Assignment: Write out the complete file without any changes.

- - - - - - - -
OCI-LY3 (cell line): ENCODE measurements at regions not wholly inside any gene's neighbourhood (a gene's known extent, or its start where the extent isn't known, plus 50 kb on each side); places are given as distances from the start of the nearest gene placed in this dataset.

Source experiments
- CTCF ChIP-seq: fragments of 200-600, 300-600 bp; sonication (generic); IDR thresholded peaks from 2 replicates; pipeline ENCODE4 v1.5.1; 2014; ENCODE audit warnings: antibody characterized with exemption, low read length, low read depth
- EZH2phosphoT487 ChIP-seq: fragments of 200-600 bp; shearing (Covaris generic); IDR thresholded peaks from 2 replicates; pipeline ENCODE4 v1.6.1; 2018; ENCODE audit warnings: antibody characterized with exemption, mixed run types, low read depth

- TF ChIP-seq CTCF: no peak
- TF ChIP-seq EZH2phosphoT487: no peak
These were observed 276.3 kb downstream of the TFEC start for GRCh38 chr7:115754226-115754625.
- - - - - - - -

OCI-LY3 (cell line): ENCODE measurements at regions not wholly inside any gene's neighbourhood (a gene's known extent, or its start where the extent isn't known, plus 50 kb on each side); places are given as distances from the start of the nearest gene placed in this dataset.

Source experiments
- CTCF ChIP-seq: fragments of 200-600, 300-600 bp; sonication (generic); IDR thresholded peaks from 2 replicates; pipeline ENCODE4 v1.5.1; 2014; ENCODE audit warnings: antibody characterized with exemption, low read length, low read depth
- EZH2phosphoT487 ChIP-seq: fragments of 200-600 bp; shearing (Covaris generic); IDR thresholded peaks from 2 replicates; pipeline ENCODE4 v1.6.1; 2018; ENCODE audit warnings: antibody characterized with exemption, mixed run types, low read depth

- TF ChIP-seq CTCF: no peak
- TF ChIP-seq EZH2phosphoT487: no peak
These were observed 276.3 kb downstream of the TFEC start for GRCh38 chr7:115754226-115754625.